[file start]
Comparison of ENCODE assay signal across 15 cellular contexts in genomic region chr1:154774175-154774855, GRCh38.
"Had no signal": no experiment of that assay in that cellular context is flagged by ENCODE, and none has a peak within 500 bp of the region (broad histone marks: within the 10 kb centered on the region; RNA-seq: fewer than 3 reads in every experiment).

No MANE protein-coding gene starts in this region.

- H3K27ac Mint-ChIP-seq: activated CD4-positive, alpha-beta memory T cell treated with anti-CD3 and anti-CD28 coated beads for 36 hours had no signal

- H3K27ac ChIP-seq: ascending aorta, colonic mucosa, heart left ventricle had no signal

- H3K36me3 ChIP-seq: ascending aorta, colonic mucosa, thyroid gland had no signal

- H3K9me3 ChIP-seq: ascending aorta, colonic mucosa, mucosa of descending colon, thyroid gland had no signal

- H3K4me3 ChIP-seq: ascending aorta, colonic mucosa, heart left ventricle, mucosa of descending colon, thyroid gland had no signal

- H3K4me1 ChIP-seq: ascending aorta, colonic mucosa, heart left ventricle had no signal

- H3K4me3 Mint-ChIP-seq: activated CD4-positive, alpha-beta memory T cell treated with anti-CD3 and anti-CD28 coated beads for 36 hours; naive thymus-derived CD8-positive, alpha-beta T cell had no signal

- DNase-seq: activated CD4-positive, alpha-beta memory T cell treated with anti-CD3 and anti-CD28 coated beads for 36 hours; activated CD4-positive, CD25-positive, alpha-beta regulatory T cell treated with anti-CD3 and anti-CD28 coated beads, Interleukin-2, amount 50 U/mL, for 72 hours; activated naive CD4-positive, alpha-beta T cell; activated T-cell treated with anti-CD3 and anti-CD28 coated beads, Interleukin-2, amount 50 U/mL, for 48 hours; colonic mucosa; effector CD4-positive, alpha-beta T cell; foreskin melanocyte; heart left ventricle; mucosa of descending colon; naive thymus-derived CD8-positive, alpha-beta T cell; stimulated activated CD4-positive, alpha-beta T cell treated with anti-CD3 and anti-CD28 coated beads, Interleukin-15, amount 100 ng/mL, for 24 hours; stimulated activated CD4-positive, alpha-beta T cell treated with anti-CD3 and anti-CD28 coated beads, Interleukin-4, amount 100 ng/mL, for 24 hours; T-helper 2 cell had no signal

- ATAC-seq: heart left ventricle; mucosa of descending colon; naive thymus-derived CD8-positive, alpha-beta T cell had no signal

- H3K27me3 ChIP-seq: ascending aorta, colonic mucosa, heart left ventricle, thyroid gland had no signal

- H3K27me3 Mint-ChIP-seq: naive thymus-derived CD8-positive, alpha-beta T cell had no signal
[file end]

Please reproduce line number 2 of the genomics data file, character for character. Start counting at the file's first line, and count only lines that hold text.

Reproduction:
"Had no signal": no experiment of that assay in that cellular context is flagged by ENCODE, and none has a peak within 500 bp of the region (broad histone marks: within the 10 kb centered on the region; RNA-seq: fewer than 3 reads in every experiment).